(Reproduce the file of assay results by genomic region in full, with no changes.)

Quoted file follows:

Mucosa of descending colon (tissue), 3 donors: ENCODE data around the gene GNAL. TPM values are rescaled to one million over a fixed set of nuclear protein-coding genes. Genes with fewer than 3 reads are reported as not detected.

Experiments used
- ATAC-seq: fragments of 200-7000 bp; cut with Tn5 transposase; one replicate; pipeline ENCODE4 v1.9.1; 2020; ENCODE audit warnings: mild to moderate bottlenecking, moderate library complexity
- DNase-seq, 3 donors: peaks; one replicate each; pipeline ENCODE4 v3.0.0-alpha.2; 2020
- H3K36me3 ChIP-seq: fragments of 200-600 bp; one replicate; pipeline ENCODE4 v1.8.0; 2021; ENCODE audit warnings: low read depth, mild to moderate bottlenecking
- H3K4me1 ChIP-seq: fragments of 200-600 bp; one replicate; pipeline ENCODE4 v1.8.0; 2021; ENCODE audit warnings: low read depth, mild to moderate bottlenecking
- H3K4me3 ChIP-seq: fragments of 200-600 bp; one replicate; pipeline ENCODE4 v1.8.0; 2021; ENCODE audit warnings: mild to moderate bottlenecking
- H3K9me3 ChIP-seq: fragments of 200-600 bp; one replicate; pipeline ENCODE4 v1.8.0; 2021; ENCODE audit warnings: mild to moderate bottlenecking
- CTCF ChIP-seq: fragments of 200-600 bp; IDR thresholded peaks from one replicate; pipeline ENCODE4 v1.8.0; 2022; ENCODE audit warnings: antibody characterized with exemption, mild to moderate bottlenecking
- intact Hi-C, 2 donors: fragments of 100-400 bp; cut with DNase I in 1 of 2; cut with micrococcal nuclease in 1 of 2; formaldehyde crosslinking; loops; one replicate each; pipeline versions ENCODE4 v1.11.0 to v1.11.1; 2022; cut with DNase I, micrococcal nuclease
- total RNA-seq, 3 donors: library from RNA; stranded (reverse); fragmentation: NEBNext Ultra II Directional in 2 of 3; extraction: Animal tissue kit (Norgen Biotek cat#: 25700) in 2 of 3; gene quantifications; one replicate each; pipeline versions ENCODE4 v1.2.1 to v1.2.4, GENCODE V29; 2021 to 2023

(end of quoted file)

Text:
Mucosa of descending colon (tissue), 3 donors: ENCODE data around the gene GNAL. TPM values are rescaled to one million over a fixed set of nuclear protein-coding genes. Genes with fewer than 3 reads are reported as not detected.

Experiments used
- ATAC-seq: fragments of 200-7000 bp; cut with Tn5 transposase; one replicate; pipeline ENCODE4 v1.9.1; 2020; ENCODE audit warnings: mild to moderate bottlenecking, moderate library complexity
- DNase-seq, 3 donors: peaks; one replicate each; pipeline ENCODE4 v3.0.0-alpha.2; 2020
- H3K36me3 ChIP-seq: fragments of 200-600 bp; one replicate; pipeline ENCODE4 v1.8.0; 2021; ENCODE audit warnings: low read depth, mild to moderate bottlenecking
- H3K4me1 ChIP-seq: fragments of 200-600 bp; one replicate; pipeline ENCODE4 v1.8.0; 2021; ENCODE audit warnings: low read depth, mild to moderate bottlenecking
- H3K4me3 ChIP-seq: fragments of 200-600 bp; one replicate; pipeline ENCODE4 v1.8.0; 2021; ENCODE audit warnings: mild to moderate bottlenecking
- H3K9me3 ChIP-seq: fragments of 200-600 bp; one replicate; pipeline ENCODE4 v1.8.0; 2021; ENCODE audit warnings: mild to moderate bottlenecking
- CTCF ChIP-seq: fragments of 200-600 bp; IDR thresholded peaks from one replicate; pipeline ENCODE4 v1.8.0; 2022; ENCODE audit warnings: antibody characterized with exemption, mild to moderate bottlenecking
- intact Hi-C, 2 donors: fragments of 100-400 bp; cut with DNase I in 1 of 2; cut with micrococcal nuclease in 1 of 2; formaldehyde crosslinking; loops; one replicate each; pipeline versions ENCODE4 v1.11.0 to v1.11.1; 2022; cut with DNase I, micrococcal nuclease
- total RNA-seq, 3 donors: library from RNA; stranded (reverse); fragmentation: NEBNext Ultra II Directional in 2 of 3; extraction: Animal tissue kit (Norgen Biotek cat#: 25700) in 2 of 3; gene quantifications; one replicate each; pipeline versions ENCODE4 v1.2.1 to v1.2.4, GENCODE V29; 2021 to 2023